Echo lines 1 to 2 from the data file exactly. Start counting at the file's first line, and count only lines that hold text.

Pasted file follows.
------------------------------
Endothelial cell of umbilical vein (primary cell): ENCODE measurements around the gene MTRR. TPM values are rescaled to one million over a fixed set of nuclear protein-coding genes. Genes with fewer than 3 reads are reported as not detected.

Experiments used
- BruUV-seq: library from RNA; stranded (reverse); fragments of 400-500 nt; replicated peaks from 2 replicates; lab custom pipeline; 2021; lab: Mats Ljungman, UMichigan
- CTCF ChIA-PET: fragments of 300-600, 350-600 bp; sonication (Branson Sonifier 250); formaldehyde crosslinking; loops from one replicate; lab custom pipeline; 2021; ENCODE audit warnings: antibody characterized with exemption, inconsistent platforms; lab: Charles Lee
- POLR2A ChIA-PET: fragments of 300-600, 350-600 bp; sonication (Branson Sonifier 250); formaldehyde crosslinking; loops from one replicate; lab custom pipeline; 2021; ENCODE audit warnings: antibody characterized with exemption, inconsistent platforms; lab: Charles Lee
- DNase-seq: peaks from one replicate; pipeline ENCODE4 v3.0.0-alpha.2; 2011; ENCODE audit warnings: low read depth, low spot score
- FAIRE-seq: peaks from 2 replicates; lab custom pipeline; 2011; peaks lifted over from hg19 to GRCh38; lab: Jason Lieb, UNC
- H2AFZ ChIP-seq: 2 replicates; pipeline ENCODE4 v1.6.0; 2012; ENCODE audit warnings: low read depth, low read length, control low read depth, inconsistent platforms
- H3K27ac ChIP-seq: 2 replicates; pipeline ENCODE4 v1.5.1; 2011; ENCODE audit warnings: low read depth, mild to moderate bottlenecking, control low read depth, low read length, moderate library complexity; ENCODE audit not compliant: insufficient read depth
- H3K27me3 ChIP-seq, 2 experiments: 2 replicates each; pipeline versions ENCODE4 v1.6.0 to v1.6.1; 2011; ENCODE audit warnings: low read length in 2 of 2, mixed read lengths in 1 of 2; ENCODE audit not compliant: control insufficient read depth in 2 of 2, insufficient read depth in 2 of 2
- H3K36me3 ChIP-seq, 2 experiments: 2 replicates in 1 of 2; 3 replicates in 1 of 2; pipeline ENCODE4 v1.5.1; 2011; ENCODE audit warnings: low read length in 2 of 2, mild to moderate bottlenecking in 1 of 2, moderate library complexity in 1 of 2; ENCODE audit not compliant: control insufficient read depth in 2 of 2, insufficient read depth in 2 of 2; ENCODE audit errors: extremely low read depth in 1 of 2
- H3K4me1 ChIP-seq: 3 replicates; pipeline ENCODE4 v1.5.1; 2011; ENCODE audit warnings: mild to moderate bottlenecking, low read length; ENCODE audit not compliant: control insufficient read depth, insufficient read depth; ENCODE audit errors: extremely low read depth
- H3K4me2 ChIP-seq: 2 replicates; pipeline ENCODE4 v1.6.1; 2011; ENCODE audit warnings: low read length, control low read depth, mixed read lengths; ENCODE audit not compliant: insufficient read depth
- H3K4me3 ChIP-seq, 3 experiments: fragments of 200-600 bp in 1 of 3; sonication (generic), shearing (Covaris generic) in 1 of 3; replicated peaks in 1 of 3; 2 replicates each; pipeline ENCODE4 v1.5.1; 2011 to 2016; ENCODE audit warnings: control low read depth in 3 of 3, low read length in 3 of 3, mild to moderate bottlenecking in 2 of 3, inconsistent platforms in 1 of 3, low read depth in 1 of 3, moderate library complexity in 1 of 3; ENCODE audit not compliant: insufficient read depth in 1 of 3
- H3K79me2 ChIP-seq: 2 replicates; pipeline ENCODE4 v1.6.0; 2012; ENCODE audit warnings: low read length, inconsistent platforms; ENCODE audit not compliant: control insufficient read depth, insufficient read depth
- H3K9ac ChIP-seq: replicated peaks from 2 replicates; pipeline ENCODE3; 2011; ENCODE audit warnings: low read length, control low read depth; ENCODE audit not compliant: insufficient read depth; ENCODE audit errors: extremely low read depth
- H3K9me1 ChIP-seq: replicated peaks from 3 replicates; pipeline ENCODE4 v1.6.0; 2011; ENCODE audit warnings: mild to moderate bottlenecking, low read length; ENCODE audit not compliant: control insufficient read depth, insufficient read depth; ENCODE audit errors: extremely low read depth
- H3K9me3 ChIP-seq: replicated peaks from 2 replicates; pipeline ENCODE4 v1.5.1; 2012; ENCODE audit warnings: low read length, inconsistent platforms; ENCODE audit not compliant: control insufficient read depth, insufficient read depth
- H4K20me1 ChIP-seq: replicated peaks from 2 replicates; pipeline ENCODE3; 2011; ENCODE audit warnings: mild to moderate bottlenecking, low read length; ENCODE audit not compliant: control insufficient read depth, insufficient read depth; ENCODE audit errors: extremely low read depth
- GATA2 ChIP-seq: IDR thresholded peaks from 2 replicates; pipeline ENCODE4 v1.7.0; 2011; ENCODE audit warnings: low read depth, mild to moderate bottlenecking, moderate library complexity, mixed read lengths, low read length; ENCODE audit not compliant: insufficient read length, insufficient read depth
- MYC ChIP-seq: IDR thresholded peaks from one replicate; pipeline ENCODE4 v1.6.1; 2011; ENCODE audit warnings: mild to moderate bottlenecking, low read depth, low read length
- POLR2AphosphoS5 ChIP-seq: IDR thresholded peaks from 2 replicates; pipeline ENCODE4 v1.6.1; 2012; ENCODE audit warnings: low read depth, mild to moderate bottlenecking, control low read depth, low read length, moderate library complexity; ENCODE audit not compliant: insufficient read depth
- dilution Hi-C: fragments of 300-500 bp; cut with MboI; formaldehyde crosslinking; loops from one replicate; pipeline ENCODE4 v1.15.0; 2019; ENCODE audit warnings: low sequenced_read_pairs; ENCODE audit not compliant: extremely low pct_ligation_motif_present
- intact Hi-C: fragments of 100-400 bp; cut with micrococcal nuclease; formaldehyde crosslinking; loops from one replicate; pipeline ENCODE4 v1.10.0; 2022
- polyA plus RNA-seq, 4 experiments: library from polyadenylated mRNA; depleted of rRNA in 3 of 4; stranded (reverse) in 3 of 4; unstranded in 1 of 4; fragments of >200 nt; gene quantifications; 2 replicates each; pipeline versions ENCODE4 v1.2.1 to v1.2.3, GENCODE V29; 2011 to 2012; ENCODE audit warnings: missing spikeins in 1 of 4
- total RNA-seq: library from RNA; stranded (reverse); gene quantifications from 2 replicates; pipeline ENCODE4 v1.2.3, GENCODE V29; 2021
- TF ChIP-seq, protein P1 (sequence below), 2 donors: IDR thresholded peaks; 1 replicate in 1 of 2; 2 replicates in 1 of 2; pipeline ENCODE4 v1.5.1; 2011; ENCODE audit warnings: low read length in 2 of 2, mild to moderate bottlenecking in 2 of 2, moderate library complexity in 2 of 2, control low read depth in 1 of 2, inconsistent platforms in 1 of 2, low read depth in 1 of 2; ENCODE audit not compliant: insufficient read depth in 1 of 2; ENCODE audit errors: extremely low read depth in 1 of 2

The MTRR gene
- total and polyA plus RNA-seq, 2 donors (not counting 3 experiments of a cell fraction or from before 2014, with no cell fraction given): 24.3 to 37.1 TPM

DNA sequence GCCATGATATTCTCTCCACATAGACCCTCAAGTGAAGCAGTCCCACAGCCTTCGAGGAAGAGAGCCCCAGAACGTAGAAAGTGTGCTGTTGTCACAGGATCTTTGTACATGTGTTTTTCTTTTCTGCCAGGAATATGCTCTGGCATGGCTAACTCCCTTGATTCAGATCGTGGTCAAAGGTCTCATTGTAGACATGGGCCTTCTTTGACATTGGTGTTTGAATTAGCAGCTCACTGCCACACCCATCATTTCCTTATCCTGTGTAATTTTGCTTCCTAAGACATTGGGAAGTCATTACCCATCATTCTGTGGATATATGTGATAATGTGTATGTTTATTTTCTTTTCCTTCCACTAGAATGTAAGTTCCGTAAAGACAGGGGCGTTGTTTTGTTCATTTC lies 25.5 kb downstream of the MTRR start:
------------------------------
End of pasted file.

Endothelial cell of umbilical vein (primary cell): ENCODE measurements around the gene MTRR. TPM values are rescaled to one million over a fixed set of nuclear protein-coding genes. Genes with fewer than 3 reads are reported as not detected.

Experiments used